In the not-too-distant future, technologists say, most computers will be tiny, ubiquitous, and won’t ever need new batteries—because they won’t have any. Their latest proof is a highly unusual Nintendo Game Boy.
Custom designed to run entirely without batteries, the hand-held gaming device is powered by small solar panels as well as the button presses of the person playing it. That’s right: Even after the apocalypse, survivors will at least have “Tetris.”
The implications of this demonstration are potentially huge, and not just for videogame junkies. In our battery-free future, carbon, moisture and light sensors that last for decades could be scattered by drones across farms; smart cities might be inundated with all-seeing, all-hearing surveillance devices; vehicles and buildings will use artificial intelligence to anticipate needs and perform simple tasks; and “implantables” in our bodies will more tightly integrate humans with everything else connected to the internet.
Nvidia Corp. Chief Executive Jensen Huang has predicted this future of computing will eventually include trillions of devices. “I hope for God’s sake they’re not all powered by batteries,” says Josiah Hester, an assistant professor of computer engineering at Northwestern University, and a co-lead on the Game Boy project.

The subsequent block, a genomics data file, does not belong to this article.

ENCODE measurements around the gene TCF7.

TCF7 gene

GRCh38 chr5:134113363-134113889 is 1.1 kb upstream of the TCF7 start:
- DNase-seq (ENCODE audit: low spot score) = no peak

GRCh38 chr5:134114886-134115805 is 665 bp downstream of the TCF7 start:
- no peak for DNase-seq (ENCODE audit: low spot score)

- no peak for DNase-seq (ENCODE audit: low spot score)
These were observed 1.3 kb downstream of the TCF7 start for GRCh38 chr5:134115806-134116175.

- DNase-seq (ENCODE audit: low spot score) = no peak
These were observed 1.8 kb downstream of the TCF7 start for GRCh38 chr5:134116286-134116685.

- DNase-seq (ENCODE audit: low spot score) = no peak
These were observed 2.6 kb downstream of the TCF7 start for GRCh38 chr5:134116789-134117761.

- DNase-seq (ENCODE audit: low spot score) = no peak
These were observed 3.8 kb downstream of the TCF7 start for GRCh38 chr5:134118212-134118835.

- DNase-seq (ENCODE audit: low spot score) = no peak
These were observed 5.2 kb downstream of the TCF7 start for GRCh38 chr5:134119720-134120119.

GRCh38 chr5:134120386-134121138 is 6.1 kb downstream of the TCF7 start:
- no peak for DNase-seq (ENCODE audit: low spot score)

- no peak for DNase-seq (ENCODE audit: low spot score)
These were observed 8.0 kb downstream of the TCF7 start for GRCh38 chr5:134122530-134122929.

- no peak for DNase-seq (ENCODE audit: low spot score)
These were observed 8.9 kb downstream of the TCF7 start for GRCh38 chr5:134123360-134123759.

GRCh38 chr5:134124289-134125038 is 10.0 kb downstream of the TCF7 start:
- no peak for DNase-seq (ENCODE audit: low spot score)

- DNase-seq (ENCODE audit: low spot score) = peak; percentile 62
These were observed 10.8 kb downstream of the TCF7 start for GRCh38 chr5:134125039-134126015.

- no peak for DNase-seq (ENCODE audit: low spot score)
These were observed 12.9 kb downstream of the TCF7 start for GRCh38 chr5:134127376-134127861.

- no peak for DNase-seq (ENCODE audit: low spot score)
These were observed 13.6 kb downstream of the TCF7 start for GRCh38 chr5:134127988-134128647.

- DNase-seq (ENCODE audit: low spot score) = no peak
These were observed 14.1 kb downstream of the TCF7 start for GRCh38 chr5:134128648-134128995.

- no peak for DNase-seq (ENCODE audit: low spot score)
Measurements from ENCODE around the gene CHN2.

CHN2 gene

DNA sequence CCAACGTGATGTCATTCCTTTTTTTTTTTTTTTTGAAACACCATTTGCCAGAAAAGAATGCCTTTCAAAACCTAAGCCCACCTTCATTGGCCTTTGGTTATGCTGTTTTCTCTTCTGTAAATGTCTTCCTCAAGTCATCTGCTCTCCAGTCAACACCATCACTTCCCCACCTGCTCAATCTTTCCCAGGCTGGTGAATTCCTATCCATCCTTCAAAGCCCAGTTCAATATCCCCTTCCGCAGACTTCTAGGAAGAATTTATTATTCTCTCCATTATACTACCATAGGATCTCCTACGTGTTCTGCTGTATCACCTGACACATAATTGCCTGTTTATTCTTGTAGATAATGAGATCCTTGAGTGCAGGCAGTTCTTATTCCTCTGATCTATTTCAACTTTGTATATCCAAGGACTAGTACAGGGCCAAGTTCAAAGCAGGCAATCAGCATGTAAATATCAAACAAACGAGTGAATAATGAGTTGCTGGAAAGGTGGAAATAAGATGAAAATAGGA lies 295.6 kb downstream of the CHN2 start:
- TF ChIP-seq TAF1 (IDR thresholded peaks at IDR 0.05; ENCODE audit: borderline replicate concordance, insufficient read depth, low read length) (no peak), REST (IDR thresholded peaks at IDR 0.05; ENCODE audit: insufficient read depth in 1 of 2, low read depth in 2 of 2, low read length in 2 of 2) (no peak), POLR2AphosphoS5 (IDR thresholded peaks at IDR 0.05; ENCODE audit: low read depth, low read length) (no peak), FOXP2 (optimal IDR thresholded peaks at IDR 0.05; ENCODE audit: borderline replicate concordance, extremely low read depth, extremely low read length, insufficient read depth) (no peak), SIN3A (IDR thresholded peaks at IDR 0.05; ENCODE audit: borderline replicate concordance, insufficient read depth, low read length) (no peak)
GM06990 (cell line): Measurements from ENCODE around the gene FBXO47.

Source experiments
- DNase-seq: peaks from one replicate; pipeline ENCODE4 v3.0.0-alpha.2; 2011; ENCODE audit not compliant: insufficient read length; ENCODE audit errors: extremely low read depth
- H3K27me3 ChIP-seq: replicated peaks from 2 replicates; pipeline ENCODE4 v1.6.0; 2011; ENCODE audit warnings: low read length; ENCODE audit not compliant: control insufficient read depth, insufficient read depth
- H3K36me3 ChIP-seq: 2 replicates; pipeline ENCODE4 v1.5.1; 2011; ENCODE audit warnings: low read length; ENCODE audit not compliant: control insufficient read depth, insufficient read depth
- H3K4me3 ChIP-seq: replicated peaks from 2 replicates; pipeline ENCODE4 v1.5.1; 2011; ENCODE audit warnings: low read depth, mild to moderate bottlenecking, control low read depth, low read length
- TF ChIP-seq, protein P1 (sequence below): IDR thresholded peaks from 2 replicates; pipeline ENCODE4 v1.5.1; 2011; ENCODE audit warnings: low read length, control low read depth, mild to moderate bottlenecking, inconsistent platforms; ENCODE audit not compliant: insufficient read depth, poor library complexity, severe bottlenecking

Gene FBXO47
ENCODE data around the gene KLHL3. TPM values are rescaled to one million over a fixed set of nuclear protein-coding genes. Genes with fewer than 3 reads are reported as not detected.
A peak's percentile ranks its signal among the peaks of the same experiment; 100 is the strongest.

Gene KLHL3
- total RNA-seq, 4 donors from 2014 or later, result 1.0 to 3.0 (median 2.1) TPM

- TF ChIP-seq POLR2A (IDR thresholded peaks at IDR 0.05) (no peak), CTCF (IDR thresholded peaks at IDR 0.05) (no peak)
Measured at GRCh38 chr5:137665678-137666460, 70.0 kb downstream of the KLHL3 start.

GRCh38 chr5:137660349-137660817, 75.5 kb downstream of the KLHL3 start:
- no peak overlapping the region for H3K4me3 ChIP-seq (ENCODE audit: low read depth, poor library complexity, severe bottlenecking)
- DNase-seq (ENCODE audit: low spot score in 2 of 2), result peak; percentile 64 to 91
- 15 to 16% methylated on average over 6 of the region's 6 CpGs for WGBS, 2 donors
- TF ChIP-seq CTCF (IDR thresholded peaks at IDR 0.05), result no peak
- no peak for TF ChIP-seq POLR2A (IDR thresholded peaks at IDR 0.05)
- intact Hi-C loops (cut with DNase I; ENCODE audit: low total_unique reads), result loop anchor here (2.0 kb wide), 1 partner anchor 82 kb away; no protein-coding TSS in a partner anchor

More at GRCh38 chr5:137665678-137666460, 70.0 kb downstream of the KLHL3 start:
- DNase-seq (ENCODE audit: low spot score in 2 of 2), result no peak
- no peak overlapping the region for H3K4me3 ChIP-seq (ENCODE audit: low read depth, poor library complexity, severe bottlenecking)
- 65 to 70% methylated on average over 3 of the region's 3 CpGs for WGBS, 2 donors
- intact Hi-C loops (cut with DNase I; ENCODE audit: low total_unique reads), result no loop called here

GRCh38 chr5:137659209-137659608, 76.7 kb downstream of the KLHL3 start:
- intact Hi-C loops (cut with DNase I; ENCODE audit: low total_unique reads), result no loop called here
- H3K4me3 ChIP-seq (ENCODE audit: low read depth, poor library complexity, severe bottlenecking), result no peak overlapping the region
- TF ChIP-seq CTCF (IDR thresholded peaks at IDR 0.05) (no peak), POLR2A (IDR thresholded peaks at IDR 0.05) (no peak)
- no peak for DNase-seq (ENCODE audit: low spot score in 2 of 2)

There are many practical and environmental reasons to hope for battery-less sensors, in everything from bridges (to monitor their safety) to human bodies (to monitor our health). But battery or no, a key concern is what happens to a sensor’s data when it runs out of power.
To address this problem, the Game Boy research team upended a fundamental rule of computers: If you turn it off, you lose unsaved work. Their system, by contrast, can lose power completely, even many times a second, and the instant it gets enough power again—say, from a player impatiently mashing buttons—it picks up right where it left off.
Known as “intermittent computing,” this system relies on a still-exotic kind of memory chip. Almost every computer in history has had two separate forms of memory: volatile RAM and more permanent, but harder to access nonvolatile storage, which includes anything from punch cards and magnetic tape to hard drives and flash memory. But these researchers are using a new type of RAM—ferroelectric RAM or F-RAM—that erases the distinction. It’s as quickly and easily accessible as typical RAM, but as persistent as any permanent storage medium. It also takes only a minuscule amount of electricity to make it work, and it doesn’t degrade over time, like flash memory does.